Dagaz -- Day -- Down in the easy chair, up go the feet, arms behind to cradle the head. It's okay to assume the position of a job completed, work well done.
These last few weeks we've been in a current of tying up loose ends, making sure we've rallied allies, learning when to swim and dive deep at the times that floating along the tide isn't enough. We've done a little happy dance to acknowledge the blessings we've attained, the wisdom this cycle has brought us. And now, in Dagaz, that cycle closes, begins a new one.
Dagaz is about cycles, specifically how we are guided through the day. How to prepare for the day ahead? Leap at the sound of the alarm, stumble into the shower and some combination of clothing, somehow managing to show good face for the work ahead? Meticulously lay out the day's clothing and align all details the night before just so to ease the shift to morning, and greet the chores ahead with a task list and immaculately detailed day planner?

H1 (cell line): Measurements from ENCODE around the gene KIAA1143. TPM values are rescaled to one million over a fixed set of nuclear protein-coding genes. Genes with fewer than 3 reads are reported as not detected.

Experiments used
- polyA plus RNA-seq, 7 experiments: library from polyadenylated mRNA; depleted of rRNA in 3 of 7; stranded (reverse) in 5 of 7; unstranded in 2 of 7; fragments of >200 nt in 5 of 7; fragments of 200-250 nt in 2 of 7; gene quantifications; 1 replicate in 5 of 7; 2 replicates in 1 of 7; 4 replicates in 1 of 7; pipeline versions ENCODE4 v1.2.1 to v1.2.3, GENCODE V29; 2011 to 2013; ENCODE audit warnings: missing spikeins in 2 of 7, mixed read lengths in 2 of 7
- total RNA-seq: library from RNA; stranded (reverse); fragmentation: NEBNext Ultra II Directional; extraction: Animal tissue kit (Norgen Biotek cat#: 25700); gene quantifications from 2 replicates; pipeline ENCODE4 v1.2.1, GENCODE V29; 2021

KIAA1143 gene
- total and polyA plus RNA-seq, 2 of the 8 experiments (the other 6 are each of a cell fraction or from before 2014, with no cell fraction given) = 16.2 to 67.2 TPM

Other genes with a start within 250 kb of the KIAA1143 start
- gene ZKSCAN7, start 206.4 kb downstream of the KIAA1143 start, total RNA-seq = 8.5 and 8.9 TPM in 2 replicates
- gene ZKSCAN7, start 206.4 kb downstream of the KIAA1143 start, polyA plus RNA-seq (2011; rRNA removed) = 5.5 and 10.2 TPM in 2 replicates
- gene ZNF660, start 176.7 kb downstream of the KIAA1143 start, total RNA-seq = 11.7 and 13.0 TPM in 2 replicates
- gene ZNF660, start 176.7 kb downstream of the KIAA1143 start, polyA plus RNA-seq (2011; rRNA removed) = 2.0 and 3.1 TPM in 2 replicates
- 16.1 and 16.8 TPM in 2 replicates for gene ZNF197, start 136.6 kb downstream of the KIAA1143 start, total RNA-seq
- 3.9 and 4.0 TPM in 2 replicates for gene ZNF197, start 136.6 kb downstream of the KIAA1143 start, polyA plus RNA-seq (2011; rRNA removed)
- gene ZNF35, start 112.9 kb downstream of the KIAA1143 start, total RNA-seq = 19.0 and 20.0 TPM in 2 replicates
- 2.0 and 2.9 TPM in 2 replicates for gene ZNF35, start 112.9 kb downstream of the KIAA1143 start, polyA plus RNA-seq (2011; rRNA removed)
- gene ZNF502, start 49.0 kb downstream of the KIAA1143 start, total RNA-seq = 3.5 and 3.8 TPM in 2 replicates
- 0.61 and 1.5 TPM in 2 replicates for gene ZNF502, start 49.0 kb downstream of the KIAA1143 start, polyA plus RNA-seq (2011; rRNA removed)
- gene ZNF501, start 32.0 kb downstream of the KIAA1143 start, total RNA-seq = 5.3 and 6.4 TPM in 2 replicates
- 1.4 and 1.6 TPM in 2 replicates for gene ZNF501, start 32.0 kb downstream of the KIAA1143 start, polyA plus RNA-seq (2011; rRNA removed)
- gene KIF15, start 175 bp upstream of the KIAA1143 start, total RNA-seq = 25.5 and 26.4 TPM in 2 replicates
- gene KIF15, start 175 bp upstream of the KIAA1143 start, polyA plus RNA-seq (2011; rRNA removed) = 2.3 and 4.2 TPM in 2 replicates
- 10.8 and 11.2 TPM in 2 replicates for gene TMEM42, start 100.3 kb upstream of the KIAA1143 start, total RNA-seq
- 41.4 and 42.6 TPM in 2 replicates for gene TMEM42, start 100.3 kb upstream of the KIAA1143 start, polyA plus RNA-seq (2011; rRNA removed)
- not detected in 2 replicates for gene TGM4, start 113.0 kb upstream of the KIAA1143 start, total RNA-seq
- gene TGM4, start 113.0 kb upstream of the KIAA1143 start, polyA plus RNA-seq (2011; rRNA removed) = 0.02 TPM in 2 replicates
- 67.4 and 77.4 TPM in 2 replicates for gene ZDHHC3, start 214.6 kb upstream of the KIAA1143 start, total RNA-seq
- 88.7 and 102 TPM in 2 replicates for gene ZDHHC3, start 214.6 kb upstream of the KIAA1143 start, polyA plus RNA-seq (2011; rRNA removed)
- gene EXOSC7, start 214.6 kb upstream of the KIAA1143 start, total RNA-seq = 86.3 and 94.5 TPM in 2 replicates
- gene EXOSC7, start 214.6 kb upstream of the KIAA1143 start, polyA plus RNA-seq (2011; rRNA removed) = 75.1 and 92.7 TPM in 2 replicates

Then comes the summary of the day's end: what was accomplished and what wasn't; who did what, where, when, why, and how it affects us; and how we feel about all of the above. And guess what? We get to do it all again tomorrow.
That's how most of us trek into and out of our days. If studies on Dagaz are correct, our ancestor's day minders weren't that different from ours. Therein lies its greatest wisdom of the human perception of the sun's rotation: we did what we did, and learned what we learned, how do we move on?
I sometimes call Dagaz the "so what?" Rune, because that's its simplest, yet most profound teaching. Certainly a huge task has been completed, and celebrations are in order. So what? Don't get too emotionally involved in things. Keep the ego in check, and do our best, because in the end, there is no end. Only a chance to do it all, better.
Originally published at Intentional Insights.